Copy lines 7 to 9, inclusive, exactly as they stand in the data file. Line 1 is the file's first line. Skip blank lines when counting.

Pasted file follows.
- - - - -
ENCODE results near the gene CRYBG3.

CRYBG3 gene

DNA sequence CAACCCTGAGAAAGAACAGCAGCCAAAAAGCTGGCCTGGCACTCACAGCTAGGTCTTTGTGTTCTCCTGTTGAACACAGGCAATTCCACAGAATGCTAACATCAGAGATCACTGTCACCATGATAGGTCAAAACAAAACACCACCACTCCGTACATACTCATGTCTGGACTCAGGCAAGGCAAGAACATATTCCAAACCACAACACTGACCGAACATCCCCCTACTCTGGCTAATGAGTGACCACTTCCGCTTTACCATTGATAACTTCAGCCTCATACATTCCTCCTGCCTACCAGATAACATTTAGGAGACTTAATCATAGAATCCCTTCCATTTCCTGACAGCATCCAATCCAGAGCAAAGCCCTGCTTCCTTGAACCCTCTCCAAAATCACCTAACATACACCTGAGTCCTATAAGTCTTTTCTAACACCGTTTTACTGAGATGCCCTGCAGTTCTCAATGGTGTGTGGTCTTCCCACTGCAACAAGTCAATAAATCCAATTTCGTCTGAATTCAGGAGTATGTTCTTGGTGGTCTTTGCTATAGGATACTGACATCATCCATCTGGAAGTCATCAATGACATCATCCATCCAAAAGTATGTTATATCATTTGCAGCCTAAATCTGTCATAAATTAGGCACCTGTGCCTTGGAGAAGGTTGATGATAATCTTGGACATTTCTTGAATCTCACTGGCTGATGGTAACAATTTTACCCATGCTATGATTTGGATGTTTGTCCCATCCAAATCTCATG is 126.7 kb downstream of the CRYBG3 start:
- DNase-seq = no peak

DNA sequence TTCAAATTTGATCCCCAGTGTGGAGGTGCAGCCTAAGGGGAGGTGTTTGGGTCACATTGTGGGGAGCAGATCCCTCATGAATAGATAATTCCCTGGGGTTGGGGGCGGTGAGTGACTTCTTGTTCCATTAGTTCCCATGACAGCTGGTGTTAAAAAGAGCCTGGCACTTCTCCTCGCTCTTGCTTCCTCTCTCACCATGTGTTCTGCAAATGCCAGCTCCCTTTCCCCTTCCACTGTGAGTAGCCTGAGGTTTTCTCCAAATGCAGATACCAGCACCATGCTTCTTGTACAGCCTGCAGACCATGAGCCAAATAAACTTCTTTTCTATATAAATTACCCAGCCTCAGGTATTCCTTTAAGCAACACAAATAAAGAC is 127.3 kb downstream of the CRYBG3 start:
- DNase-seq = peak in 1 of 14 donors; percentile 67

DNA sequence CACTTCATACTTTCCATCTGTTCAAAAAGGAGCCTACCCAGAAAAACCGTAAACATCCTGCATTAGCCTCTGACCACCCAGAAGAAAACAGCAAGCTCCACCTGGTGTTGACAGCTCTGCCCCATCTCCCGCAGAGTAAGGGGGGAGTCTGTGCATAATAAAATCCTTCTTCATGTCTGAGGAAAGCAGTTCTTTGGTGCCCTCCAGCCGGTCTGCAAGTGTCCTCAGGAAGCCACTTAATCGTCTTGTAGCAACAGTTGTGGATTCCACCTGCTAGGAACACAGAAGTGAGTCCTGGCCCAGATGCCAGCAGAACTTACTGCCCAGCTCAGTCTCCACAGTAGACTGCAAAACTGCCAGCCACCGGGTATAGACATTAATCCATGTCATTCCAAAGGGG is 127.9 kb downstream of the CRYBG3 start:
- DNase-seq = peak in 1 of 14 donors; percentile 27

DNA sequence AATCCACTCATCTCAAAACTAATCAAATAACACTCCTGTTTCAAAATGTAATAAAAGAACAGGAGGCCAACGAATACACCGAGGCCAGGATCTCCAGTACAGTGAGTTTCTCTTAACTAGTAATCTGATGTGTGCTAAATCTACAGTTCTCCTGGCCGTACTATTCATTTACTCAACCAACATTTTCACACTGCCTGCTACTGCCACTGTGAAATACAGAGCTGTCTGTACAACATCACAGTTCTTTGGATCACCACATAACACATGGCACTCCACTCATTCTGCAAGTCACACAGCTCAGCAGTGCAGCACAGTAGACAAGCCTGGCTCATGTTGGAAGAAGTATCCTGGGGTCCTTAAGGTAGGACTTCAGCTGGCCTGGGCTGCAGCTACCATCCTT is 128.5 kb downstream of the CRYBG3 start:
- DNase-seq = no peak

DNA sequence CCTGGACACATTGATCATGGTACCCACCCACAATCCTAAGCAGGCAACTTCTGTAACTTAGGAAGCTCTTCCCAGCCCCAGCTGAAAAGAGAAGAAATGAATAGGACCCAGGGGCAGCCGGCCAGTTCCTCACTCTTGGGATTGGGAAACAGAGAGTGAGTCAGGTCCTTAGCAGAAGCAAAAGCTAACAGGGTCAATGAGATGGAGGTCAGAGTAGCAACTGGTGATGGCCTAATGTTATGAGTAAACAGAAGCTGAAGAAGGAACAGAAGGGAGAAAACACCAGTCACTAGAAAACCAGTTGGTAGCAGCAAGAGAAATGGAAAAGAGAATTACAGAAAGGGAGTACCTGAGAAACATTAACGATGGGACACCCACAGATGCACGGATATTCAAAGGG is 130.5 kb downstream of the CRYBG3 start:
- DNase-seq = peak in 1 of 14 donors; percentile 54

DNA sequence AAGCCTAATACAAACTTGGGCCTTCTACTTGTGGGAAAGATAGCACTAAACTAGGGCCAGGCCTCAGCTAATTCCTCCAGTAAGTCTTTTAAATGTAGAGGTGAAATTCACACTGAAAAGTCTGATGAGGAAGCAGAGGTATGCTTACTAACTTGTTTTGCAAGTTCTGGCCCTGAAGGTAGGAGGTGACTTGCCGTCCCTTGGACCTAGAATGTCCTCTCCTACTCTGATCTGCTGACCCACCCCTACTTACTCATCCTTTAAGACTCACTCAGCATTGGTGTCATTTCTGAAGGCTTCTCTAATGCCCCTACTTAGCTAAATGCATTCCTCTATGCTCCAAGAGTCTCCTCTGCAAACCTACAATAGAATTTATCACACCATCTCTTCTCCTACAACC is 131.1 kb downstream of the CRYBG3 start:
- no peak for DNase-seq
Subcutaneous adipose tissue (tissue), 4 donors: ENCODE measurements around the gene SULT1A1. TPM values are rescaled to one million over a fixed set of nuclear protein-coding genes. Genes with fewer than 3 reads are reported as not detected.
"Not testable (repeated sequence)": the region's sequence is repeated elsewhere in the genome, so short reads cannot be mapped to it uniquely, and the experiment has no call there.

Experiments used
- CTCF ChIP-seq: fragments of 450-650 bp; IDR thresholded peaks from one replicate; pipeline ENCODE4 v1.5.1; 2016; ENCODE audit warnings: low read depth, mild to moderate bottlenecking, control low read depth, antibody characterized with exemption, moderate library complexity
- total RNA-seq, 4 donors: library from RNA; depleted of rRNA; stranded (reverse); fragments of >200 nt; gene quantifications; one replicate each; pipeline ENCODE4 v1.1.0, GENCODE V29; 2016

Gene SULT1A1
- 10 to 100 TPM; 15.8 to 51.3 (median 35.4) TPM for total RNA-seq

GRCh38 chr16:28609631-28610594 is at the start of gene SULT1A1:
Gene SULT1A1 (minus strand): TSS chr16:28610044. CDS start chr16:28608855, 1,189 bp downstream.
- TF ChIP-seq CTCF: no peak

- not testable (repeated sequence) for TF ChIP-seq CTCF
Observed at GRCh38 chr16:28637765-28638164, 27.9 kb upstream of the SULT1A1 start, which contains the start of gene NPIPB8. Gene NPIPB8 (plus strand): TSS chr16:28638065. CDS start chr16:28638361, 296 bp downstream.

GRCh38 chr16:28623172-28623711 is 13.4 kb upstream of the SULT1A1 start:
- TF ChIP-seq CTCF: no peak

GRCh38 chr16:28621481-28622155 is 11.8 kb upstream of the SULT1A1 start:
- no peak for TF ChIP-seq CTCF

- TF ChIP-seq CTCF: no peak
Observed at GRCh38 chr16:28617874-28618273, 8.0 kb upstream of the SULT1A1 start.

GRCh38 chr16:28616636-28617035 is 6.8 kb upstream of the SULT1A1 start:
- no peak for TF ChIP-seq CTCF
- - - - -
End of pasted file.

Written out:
DNA sequence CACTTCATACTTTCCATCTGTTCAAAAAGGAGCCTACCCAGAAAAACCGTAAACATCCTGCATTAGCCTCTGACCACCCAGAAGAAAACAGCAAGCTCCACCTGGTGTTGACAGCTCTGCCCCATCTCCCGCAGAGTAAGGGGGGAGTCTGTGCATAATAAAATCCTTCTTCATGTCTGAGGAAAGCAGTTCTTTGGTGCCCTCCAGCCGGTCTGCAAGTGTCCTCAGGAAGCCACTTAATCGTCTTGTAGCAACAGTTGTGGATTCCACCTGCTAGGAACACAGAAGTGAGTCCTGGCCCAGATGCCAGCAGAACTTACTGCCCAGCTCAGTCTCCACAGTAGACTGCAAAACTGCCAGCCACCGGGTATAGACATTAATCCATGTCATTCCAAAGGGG is 127.9 kb downstream of the CRYBG3 start:
- DNase-seq = peak in 1 of 14 donors; percentile 27

DNA sequence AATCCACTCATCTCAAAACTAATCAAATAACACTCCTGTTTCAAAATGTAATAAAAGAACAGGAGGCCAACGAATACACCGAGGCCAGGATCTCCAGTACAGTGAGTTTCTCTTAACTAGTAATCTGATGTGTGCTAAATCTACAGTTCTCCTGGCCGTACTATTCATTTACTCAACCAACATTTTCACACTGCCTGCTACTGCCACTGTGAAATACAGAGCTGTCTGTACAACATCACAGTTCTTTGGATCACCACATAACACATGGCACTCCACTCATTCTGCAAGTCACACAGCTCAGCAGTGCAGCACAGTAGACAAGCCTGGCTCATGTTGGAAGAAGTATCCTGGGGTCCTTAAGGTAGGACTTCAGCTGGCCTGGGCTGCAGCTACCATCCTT is 128.5 kb downstream of the CRYBG3 start: